When you watch this game, you’re not going to see a lot of pressure on the quarterback.  It’s going to be frustrating – especially if the Broncos are steadily moving the ball up and down the field – and you’re going to listen to Joe Buck and Troy Aikman endlessly rag on the Seahawks’ inability to get pressure on the quarterback.  But, is it really fair to expect guys to “get home” in less than three seconds?

Hey, if they can bust through the line, then great.  But, I wouldn’t count on it.  To combat their short passing game, as I said before, that’s going to mean a lot of zone defense.  If you see any blitzing at all, it’ll likely be some sort of zone blitz, where we’re still dropping the same number of defenders out in coverage, but the attacker is coming from somewhere unexpected.  Seeing more than four people rush the quarterback is likely going to be a rarity.

Go into this game assuming the Seahawks won’t get any pressure whatsoever.  It’ll be better for your health, because when they do manage to force Manning into an ill-advised throw, you’ll be pleasantly surprised.  My hope, if we can’t hit him, is to just bat down enough of his throws at the line to keep him rattled.

The real catalyst, as I’ve alluded to before, will be how well Denver runs the ball.  I went into this a bit yesterday, but they will swap out Moreno and Ball at will, going with the hot hand more often than not.  If the Seahawks end up giving up 150+ yards on the ground, it’s going to be a long day.  It sounds funny to say we need to make Denver one-dimensional, but that’s really the case.  Granted, that one dimension is the best in football, but the whole point is:  don’t make it easy on them.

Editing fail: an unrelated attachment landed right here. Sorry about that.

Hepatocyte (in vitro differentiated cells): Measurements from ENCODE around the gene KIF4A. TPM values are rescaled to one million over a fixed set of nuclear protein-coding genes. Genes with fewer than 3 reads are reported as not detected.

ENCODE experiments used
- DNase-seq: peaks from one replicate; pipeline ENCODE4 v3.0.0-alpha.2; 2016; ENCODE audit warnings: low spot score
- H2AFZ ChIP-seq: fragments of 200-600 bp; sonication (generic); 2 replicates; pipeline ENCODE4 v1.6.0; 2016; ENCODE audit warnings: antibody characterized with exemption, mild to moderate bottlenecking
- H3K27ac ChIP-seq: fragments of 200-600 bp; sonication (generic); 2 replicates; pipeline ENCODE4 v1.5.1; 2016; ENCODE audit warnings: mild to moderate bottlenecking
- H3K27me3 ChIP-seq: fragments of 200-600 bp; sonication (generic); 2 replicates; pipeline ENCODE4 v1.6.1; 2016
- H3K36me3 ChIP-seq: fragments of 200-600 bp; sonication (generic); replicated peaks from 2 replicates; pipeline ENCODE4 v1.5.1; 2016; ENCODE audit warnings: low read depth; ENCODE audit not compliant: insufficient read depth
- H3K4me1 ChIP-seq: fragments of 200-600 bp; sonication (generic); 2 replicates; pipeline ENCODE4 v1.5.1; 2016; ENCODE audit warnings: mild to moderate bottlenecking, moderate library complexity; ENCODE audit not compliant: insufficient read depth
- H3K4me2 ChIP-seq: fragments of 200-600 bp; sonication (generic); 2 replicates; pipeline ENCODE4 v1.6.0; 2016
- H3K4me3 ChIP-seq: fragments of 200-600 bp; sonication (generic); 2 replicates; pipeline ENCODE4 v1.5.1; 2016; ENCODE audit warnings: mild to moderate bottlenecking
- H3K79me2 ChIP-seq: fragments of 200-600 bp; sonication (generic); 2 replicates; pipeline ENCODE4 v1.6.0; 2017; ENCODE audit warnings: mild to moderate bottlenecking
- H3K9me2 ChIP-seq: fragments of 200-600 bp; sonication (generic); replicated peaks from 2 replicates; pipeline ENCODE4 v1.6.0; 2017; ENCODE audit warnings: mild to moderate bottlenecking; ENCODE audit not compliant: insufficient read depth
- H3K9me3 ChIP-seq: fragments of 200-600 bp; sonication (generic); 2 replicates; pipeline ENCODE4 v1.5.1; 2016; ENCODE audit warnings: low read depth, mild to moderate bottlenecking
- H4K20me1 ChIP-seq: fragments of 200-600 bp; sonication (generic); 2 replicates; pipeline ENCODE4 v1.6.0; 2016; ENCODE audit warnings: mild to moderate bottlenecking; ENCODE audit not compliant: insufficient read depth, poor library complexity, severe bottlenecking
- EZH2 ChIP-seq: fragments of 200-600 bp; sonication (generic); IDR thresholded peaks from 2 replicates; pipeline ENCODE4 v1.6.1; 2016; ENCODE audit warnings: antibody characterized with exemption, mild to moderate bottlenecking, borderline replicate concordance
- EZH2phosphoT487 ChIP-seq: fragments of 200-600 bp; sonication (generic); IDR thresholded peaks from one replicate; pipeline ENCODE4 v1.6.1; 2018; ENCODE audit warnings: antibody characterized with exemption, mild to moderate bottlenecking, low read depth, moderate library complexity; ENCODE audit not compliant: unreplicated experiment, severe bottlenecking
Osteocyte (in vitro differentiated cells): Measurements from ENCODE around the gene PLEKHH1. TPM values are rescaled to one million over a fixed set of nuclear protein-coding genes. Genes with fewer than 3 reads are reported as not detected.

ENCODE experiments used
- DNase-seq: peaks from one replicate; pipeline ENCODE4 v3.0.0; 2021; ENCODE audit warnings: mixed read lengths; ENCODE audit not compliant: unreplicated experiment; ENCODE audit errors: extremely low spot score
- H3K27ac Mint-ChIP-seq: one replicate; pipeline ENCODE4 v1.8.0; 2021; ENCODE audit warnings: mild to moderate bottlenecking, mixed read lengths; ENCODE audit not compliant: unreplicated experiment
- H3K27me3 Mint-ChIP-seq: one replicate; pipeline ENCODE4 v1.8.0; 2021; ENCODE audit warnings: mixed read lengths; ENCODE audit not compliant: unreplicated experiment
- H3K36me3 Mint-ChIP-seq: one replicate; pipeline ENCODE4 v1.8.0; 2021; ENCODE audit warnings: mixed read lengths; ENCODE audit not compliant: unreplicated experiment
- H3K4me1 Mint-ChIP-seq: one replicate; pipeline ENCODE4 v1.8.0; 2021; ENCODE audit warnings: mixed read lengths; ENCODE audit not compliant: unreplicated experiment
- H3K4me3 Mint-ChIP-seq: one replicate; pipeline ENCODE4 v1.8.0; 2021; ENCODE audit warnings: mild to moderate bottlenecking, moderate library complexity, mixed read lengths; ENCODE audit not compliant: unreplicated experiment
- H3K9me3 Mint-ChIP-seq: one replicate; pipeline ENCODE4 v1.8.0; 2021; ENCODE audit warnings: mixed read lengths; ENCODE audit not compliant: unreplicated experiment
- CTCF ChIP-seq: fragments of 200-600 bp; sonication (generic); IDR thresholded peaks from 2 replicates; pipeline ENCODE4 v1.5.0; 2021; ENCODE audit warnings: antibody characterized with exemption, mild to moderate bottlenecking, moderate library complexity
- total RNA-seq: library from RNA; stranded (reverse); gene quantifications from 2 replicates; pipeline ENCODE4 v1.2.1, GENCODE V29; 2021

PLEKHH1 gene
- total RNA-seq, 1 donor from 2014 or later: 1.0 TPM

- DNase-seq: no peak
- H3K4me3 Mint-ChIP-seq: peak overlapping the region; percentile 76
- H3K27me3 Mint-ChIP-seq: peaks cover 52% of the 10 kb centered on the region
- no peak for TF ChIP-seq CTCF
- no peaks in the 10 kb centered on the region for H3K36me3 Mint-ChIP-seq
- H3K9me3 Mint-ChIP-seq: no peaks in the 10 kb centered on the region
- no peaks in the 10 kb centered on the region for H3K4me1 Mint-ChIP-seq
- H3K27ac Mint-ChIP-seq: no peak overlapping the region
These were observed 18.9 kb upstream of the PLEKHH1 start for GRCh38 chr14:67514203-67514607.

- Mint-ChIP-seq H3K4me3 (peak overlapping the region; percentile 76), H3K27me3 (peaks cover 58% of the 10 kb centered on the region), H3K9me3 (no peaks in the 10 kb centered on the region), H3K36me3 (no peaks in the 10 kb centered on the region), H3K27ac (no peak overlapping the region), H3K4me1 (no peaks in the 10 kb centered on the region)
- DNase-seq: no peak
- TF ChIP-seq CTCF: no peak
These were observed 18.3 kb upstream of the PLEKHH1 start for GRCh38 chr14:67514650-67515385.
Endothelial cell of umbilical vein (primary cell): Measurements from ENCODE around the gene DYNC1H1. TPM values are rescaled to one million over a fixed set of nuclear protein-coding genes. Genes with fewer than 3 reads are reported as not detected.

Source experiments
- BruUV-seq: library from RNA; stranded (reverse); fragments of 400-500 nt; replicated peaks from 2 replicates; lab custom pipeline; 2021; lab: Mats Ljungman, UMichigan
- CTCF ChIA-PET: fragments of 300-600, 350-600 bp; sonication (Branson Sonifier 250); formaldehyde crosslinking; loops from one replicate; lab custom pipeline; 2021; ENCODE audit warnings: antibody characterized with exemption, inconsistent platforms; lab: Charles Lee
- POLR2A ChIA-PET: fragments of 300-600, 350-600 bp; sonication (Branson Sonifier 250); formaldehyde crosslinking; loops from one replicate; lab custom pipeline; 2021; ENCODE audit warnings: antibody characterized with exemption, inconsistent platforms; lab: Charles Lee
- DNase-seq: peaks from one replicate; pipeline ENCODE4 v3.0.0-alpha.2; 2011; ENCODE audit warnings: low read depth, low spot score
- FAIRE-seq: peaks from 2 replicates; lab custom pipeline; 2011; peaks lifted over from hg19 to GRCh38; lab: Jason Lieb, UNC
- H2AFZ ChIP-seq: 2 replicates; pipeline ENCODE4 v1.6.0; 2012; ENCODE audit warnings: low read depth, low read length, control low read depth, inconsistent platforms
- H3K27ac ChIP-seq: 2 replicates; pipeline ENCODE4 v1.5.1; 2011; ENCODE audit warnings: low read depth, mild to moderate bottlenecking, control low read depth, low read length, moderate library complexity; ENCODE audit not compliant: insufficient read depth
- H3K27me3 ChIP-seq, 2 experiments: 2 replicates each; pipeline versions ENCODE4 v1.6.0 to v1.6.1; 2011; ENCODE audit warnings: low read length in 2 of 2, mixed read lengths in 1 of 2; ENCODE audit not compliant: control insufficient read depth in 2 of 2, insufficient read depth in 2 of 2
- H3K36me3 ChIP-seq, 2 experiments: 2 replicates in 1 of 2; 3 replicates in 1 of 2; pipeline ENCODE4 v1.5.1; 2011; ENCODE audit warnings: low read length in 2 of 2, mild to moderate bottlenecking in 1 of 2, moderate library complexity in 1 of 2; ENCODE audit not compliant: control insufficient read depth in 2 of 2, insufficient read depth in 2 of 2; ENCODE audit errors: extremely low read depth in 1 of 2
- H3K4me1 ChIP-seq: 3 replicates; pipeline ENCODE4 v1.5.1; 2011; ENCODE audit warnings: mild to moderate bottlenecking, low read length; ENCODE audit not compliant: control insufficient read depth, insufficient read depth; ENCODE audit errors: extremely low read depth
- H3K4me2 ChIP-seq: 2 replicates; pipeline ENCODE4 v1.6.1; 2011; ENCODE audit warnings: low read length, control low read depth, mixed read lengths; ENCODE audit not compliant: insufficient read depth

Bend, Don’t Break.  That’s the mantra.  Just know that Denver will get their yards.  More than any other opponent, how we do on third down and in the red zone will dictate who wins this game.  I don’t anticipate turnovers being a factor whatsoever, so just throw that out and focus on third downs & the red zone.  Third downs come into play if we’re struggling in our rush defense.  Manning won’t complete 100% of his passes.  He’s not perfect.  So, if we can hold their running backs to 2 yards or less per carry, we will be in good shape.  But, if they’re gashing us and setting Denver up for a lot of third & 3 or less, then expect Denver to control the time of possession and expect Denver to tire out our defense by the time the second half rolls around.